Jerred: so functional fitness for me I'll give my definition and then you can kind of dive in if you think if you have a different type of definition But functional fitness for me is similar to what they've mentioned like it's kind of preparing you for for life and to be honest if we just define Like, what is function?
What is functional? I think functional fitness is going to be different for every single person. Because, just like an athlete, like if I were to be an athlete who plays soccer, versus an athlete who plays football, you know, an athlete who plays football, like American football, they need to be good for short intervals, like 12 15 seconds.
That's kind of like their max, right? So, functional training for them, beyond like the strength elements, have to do with time domains. Soccer, you just have to be able to run like constantly. You're almost like an endurance athlete. So function different, definitely changes for the athlete. Now, if [00:03:00] we translate that down to the garage gym athlete, and so we have a garage gym athlete, what are you doing on a, on a daily basis?
Cause we have a lot of people in the community who are military athletes, law enforcement. We have some people who are just sitting at a desk all day. That's us. So no, I'm not throwing any shade on anybody there. Uh, so what is your function? I have three kids. I want to be able to play with them. I want to be able to exercise with them So function to me in functional fitness has everything to do With kind of reverse engineering who you are and what you do Then you can kind of start to create a program around that But it definitely, you know, I look at it very literally.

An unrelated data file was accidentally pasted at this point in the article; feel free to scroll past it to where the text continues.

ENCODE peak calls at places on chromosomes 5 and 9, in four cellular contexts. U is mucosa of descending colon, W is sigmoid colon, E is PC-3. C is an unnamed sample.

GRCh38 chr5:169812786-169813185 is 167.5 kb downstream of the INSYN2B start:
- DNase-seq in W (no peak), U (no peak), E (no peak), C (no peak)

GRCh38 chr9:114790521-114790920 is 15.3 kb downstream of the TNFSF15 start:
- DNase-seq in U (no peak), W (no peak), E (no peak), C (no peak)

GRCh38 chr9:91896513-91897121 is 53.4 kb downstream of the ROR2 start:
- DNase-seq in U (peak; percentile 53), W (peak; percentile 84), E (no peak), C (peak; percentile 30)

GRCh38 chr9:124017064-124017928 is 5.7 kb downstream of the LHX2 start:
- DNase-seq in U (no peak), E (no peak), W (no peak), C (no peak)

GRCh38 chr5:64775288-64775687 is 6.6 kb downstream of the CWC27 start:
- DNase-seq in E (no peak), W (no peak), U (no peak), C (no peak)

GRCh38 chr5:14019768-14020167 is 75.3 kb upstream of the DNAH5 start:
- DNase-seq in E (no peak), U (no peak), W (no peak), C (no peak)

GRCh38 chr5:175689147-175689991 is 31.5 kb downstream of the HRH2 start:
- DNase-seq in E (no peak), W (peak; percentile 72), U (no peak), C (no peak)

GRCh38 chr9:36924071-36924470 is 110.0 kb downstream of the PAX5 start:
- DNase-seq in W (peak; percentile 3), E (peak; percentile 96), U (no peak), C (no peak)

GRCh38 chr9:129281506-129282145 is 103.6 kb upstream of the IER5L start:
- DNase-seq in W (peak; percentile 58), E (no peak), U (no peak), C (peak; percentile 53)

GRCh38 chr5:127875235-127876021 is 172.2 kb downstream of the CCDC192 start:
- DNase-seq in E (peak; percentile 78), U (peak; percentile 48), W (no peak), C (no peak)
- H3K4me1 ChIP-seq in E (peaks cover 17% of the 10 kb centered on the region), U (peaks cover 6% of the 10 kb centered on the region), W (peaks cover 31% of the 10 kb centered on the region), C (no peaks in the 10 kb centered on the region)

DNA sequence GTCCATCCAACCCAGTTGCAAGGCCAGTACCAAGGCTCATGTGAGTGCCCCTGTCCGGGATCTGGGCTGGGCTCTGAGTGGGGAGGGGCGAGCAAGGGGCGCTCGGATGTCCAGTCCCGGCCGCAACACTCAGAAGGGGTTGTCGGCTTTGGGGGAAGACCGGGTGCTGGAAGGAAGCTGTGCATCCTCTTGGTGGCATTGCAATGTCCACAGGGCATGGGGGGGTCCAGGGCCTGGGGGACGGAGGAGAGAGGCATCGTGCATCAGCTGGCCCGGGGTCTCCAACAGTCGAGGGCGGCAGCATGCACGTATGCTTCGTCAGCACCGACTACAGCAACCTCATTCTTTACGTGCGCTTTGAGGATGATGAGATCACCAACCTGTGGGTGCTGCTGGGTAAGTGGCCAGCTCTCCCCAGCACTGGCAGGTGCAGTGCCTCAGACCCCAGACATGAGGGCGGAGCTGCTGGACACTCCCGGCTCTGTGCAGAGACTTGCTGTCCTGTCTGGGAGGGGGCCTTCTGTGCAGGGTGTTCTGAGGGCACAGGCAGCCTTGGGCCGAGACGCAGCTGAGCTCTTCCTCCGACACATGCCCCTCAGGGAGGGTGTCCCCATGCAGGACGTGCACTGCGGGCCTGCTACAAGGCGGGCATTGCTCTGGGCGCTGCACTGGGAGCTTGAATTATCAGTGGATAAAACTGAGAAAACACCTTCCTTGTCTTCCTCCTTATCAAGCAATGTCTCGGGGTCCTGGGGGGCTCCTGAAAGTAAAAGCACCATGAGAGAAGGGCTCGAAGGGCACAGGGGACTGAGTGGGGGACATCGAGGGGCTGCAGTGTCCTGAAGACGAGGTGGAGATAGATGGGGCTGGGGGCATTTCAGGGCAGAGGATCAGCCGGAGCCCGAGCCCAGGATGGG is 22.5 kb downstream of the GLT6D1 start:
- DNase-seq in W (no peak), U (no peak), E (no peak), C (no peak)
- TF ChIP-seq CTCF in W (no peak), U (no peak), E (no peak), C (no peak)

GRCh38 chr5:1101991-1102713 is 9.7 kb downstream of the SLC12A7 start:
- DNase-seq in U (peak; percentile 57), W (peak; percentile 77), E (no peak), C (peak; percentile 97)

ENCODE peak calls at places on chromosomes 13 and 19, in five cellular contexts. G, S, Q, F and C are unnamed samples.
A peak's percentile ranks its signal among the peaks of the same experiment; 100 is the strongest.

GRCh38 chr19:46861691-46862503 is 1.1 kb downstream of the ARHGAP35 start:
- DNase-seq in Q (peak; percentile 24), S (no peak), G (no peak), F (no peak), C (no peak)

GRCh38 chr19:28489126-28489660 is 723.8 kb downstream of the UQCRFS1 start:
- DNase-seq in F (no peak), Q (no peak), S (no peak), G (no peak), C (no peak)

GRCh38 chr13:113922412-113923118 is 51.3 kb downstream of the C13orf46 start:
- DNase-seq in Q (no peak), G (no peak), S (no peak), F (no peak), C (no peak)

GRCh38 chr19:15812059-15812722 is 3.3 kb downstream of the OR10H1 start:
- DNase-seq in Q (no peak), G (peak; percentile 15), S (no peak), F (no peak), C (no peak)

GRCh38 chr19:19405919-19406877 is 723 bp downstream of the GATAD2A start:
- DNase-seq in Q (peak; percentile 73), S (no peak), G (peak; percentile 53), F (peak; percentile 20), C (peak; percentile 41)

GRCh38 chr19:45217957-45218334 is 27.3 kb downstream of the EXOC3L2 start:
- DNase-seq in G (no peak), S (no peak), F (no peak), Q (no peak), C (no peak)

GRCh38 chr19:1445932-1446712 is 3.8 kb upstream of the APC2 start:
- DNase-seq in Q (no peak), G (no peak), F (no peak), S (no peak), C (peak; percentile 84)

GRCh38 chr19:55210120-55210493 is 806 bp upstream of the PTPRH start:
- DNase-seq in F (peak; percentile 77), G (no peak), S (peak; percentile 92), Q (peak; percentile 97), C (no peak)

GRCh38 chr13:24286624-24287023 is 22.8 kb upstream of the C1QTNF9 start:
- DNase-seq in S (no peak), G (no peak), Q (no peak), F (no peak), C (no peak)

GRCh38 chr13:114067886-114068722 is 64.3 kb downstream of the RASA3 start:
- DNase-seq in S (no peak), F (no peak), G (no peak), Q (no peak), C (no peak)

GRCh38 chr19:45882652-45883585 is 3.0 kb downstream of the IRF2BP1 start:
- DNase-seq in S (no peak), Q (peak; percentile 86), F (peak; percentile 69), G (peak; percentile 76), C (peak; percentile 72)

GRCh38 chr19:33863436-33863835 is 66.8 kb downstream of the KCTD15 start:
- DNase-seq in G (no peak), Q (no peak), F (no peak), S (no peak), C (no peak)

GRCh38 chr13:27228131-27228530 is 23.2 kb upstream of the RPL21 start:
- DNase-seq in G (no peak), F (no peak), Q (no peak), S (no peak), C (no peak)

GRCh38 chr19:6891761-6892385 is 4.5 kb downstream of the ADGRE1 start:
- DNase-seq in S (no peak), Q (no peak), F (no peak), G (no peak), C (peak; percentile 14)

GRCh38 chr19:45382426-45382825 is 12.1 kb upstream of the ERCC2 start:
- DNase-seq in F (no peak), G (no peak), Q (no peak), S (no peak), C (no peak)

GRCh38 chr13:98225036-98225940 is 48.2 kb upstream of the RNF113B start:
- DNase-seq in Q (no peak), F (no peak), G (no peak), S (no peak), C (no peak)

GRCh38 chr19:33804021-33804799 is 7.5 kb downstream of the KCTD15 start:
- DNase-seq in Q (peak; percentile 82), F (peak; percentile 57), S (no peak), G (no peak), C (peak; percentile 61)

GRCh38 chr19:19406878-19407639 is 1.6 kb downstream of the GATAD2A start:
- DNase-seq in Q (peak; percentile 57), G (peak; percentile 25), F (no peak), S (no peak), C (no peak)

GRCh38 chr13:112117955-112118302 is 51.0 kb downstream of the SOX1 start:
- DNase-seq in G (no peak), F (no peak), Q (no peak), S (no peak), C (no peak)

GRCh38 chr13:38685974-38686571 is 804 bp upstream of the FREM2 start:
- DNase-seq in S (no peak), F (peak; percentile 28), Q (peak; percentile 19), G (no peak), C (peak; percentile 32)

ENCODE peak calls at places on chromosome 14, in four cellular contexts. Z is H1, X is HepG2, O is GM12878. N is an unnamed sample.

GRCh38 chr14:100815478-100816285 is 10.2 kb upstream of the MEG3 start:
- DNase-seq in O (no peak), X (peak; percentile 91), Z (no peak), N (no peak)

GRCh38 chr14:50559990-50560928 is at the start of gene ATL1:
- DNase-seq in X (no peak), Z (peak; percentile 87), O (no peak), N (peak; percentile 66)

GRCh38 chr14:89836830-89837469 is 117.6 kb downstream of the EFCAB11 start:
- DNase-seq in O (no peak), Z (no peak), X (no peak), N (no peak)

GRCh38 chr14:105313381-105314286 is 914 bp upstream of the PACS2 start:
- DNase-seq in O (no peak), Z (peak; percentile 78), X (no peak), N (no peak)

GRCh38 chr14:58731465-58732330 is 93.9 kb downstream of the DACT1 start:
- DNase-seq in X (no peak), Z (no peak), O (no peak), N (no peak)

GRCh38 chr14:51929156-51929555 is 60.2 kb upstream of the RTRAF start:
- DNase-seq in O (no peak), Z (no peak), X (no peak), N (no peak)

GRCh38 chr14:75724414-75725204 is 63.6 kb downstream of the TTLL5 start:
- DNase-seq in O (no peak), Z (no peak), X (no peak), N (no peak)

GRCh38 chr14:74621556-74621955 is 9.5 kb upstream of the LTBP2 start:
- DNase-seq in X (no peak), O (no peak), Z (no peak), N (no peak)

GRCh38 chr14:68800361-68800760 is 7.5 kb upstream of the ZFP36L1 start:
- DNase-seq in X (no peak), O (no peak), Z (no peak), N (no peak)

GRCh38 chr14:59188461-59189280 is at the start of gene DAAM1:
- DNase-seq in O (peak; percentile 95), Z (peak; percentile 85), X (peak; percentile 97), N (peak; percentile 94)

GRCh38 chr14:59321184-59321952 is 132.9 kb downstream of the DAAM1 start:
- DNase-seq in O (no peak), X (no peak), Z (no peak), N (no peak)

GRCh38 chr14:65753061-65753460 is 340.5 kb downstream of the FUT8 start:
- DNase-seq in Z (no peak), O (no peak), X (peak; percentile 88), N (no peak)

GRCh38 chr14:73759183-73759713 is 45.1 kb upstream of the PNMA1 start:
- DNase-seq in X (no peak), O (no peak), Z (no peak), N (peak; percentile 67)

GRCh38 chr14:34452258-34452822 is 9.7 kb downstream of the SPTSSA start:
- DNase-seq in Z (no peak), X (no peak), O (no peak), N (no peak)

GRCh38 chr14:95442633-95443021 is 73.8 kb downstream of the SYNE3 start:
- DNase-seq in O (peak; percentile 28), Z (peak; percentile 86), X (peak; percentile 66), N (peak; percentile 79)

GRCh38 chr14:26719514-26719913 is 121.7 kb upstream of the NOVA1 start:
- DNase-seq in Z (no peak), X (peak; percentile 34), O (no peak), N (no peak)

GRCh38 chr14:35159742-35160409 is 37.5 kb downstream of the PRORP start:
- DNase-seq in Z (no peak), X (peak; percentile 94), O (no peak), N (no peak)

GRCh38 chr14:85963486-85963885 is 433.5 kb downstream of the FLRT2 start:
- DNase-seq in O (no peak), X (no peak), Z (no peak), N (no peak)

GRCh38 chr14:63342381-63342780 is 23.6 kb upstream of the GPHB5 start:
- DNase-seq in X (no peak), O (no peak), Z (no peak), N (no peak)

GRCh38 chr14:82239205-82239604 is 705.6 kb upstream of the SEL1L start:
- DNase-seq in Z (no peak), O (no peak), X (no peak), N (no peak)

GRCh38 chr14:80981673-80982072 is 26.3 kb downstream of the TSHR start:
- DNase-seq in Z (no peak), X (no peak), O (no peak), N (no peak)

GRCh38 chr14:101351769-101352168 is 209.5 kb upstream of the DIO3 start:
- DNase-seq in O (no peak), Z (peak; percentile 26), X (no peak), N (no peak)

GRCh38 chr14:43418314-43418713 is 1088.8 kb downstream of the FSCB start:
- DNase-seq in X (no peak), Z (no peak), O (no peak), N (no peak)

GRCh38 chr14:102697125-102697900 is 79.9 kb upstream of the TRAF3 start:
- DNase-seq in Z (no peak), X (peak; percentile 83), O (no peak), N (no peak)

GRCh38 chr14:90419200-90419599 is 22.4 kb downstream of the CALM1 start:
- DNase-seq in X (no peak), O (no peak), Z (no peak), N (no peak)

Is it helping you function more in your daily life? But then the second way I look at that is, okay, I'm looking at an optimal human being. How do they, how should they function? And that's where we really get into the programming side of this. And that's what we do at Garage Gym Athlete. We take what we think a human should be able to do, right?
So the hard to kill track are 13 different areas that we train there, the strength track, the shred track. So within garage gym athlete, [00:04:00] we kind of have a concurrent training that we follow and that we think is important. And that's how we, we execute it. And if you want to be a part of what we're doing at garage gym athlete, you can go to garagegymathlete.